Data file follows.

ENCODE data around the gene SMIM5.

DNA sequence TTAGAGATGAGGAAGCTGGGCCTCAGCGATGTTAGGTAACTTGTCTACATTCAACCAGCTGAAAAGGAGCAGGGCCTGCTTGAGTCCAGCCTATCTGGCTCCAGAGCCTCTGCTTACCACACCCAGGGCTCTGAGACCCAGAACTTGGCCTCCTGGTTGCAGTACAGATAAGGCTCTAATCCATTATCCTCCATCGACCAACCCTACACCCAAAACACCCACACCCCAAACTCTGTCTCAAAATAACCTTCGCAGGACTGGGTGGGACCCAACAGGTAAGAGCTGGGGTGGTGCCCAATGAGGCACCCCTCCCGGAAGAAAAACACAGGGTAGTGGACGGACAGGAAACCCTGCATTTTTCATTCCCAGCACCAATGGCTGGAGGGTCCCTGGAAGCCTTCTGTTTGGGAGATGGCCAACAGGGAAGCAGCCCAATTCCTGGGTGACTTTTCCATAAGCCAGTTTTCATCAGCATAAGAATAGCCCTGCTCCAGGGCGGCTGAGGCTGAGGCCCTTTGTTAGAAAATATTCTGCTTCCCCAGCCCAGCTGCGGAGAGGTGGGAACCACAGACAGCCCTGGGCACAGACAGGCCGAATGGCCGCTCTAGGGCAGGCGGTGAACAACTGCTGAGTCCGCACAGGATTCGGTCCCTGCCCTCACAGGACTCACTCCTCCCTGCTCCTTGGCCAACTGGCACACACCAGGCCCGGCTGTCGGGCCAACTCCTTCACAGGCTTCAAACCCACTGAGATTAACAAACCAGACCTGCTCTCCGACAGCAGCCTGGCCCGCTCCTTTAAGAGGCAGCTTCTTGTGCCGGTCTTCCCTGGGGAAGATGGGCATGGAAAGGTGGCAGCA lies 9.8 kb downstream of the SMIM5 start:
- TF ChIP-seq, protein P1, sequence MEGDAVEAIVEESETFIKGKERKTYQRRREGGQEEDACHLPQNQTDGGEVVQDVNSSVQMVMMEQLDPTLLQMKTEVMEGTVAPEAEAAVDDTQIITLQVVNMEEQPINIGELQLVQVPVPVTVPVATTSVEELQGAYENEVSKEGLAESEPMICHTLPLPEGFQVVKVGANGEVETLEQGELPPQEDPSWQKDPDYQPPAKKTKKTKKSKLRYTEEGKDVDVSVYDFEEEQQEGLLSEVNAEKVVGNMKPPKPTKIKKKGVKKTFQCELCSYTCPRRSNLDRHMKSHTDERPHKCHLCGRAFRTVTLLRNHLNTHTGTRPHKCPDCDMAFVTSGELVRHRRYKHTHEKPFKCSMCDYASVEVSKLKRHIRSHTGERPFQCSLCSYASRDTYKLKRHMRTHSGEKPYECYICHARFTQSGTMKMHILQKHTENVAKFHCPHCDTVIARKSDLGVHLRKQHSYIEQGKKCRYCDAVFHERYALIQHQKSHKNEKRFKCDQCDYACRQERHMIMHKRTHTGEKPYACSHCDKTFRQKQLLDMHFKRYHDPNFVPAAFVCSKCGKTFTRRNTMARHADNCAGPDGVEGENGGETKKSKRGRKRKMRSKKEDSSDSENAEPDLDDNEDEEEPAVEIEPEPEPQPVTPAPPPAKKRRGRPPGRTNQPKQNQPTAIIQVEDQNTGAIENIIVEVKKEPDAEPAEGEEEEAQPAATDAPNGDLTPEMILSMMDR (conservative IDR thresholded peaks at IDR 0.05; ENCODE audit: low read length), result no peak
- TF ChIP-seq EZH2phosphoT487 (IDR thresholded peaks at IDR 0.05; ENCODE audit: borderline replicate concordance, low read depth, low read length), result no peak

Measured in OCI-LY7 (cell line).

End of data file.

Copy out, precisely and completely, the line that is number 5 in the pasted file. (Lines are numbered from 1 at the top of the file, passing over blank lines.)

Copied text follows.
Measured in OCI-LY7 (cell line).